That said, even with randomized experiments, I doubt if we could get a clear answer, because the question is too broad to answer from a few experiments.

  37. I wrote about it before, but I feel downvoting without explanation is still the worst problem of Stack Overflow. I really dislike people who downvote and run. It hurts (here is one of the many examples).

  38. I learned for the first time on my 14 years’ R journey that we could cut() dates in base R (see ?cut.Date). There are still too many things that I do not know in base R. This post “R Base Gems” is a good read.

  39. I found it hard to believe that an Editor in Chief who seems to be influential (> 50K followers) would publicly ask R users to switch to Python. That was going way too far, and almost equivalent to saying R users are simply insane and sanity only exists in Python. The next day he apologized. I found two things interesting. One was that 475 people liked the offense (also retweeted and quoted 59 times), and by comparison, 86 people liked the apology (retweeted 5 times). Tell me why we should not delete Twitter like Facebook. The other thing was 8 months later, the same person tweeted (with 526 likes):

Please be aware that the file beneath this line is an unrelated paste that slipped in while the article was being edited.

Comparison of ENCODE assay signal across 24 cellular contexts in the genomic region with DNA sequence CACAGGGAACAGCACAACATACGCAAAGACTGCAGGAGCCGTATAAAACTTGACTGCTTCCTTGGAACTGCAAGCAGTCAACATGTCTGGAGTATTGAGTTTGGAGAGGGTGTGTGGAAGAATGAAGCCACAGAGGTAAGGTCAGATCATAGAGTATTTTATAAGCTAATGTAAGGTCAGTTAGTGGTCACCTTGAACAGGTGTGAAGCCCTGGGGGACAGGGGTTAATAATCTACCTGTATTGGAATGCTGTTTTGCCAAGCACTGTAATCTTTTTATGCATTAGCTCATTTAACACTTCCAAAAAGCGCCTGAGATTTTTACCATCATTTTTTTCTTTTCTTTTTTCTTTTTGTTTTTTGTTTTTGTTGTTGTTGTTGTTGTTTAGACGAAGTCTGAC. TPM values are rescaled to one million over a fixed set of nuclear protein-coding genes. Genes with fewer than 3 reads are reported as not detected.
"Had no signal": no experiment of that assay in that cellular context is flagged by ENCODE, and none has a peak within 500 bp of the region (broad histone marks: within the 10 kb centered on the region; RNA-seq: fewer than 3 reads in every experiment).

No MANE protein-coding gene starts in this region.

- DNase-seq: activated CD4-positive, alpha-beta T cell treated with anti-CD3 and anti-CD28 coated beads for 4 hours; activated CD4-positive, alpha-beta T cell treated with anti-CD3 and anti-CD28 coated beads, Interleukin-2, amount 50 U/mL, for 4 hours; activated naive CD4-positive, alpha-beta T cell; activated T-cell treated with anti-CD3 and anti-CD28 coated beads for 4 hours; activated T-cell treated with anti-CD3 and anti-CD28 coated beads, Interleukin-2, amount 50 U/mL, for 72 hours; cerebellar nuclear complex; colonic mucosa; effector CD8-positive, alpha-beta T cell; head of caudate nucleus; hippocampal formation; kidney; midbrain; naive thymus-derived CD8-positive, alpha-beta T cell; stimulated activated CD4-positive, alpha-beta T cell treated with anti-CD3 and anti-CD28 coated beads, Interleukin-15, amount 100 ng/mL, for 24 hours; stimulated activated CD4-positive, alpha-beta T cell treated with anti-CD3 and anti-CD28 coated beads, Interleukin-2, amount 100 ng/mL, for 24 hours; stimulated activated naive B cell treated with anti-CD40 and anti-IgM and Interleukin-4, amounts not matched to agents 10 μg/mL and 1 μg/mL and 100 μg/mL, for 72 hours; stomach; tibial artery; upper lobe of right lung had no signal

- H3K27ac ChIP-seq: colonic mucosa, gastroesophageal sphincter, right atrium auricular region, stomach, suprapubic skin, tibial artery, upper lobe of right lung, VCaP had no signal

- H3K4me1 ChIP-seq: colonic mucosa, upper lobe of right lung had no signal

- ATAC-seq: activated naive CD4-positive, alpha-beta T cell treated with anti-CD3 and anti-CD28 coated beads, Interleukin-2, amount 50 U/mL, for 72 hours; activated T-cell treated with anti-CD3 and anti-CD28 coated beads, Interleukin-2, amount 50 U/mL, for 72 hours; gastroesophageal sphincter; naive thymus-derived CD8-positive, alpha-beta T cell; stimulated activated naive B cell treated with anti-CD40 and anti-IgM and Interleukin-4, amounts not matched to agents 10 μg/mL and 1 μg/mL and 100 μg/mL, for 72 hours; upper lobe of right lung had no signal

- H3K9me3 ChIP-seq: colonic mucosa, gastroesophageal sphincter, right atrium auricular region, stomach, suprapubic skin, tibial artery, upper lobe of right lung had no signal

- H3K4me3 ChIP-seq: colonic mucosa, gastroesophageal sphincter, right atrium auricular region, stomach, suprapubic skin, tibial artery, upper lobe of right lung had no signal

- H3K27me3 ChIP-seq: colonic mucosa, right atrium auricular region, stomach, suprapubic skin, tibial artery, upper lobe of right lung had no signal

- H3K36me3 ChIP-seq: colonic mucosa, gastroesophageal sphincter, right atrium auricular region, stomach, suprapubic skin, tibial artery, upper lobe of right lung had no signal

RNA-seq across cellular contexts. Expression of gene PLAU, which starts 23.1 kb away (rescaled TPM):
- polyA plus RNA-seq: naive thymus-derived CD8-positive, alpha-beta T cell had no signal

is R really this hard to use? what am I doing wrong?

    To me, this would be a completely normal complaint about a language, had the previous offense not existed. Well, that is not a big deal. I’m fine with it. The big deal is, as I have mentioned several times before in this post, the terseness of tweets. “What am I doing wrong” is a great question, but no one would be able to answer this question in the tweet, unless you tell us exactly what you did. In other words, if we do not even know what you did, how can we possibly tell you what you did wrong? The terseness is great to set up people for language wars (one side would respond tersely “R is easy” and the other side would insist that “R is hard”).

  40. I was shocked by Jeremy Howard’s post “I violated a code of conduct” last year. A few things that he mentioned in the post resonated with me. For example, unilateral conclusions and decisions suck:

    I asked why they didn’t take a statement from me before that finding, and they said “we all watched the video, so we could see for ourselves the violation”.

    I also understand this feeling of his too well:

    One the call, I was surprised to find myself facing four people. The previous call had been with just one, and suddenly being so greatly outnumbered made me feel very intimidated.